This ski season I resolved to attempt (key word) to join in the madness in this town that involves strapping on your skis at some ungodly hour in the morning and then trudging up Aspen Mountain, a.k.a. “skinning.”
I’m used to hauling around 30 pounds of camera gear, so I wasn’t too worried about having the latest and greatest lightweight equipment, knowing that my alpine boots and skis with Marker Baron bindings would do the trick. However, I needed to invest in a key piece of equipment to get up the mountain: skins.
I settled on the Black Diamond Ascension Nylon STS Skins, which proved to be more than adequate for making it up the steep pitches on Aspen Mountain. I’m not sure what hocus-pocus technology is involved with these things, but somehow they allow me to stand at an almost 45-degree angle on the mountain without sliding backwards. Their magical powers include the ability to glide in a forward direction, but not back — not something you want to do while headed up Little Nell. Be forewarned, if you do need to glide downhill with them still attached to your skis, do so at your own risk. In my case the results have not been pretty.
Black Diamond makes several different models of skins with varying degrees of glide-ability, and lucky for me the helpful sales person at the Ute Mountaineer talked me into purchasing the right model for my needs. I say lucky, because if I was left to my own devices I would have purchased the Glide version of the skins only because they were on sale, in which case I would have spent all my time gliding back down the mountain.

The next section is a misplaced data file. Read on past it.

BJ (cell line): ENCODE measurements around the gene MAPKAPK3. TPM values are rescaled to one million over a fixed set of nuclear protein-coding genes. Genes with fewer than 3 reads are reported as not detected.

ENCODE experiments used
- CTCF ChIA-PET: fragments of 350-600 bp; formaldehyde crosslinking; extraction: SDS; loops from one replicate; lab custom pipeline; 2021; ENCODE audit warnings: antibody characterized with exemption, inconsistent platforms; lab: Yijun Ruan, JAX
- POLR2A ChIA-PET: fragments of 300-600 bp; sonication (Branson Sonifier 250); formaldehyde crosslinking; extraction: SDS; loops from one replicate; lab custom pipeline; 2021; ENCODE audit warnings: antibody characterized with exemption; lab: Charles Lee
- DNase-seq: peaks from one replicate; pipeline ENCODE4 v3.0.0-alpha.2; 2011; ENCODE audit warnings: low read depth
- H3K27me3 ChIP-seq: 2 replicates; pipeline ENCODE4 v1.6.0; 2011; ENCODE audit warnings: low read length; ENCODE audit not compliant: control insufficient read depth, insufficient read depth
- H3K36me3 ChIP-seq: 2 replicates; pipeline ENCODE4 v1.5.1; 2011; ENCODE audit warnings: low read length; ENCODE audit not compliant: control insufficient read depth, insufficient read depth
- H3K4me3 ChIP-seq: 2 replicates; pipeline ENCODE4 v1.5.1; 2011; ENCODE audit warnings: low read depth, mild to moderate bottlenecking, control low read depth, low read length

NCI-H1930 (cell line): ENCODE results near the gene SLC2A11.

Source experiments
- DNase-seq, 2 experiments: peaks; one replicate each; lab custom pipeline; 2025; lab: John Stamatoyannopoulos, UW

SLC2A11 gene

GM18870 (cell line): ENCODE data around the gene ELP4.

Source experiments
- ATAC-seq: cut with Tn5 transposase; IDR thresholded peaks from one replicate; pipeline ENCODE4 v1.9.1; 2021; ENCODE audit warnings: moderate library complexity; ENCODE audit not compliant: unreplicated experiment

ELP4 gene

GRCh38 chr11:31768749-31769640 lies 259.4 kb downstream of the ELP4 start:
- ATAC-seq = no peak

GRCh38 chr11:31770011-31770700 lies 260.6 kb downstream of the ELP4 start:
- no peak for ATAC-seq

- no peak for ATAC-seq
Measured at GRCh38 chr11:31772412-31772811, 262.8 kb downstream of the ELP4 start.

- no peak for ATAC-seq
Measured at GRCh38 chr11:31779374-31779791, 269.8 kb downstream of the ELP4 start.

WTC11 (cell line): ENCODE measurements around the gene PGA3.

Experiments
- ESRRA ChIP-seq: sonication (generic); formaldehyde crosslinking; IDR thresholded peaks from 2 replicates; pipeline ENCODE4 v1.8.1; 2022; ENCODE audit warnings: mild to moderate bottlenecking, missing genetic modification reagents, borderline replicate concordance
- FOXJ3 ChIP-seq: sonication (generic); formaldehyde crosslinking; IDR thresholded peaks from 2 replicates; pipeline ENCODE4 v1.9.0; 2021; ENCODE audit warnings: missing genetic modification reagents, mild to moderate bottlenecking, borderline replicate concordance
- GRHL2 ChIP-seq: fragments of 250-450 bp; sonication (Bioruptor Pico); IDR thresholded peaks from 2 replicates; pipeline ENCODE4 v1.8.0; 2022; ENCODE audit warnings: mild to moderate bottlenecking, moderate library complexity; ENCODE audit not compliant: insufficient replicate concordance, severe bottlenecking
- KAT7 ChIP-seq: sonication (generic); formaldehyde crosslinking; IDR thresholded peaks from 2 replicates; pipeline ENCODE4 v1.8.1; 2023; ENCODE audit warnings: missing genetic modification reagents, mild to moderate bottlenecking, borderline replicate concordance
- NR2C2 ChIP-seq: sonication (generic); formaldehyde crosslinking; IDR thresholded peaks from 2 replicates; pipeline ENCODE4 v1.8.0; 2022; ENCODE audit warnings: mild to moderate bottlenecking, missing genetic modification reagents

Skins in general come in varying widths, and the key is to buy a pair that is at least as wide as the fattest part of your ski that is underfoot. It took me about 30 minutes to trim the skins to match the length and width of my skis and install the attachment brackets. Alternatively, for $20 the Ute will cut them for you, in which case they will look much prettier than how mine turned out — something that appears to be the product of a drunken person who was allowed to play with a pair of scissors.
The nylon skins come with a nice small storage bag, just make sure they are dry before you put them away. The other key is to use the plastic webbing as a separator before folding the skins in half. This nifty invention prevents the glue on the backside of the skins from sticking to itself, making the process easier to separate the skins for installation on your skis. Just as important, it prolongs the life of the glue on the base of the skins.
I would much rather spend my time outside than going to the gym, and a set of alpine touring (AT) gear used for a morning workout is great way to get the heart thumping and the muscles toned. In my case I aim to make it to the bottom of Chair 3 by 9 a.m., the cutoff for uphillers on Aspen Mountain, and catch the lift to the top. Then I head over to Bonnie’s and indulge in a stack of oatmeal pancakes, knowing I’ve earned them.
Get Your Own
Black Diamond Ascension
Nylon STS Skins, 110mm
Ute Mountaineer, $159.95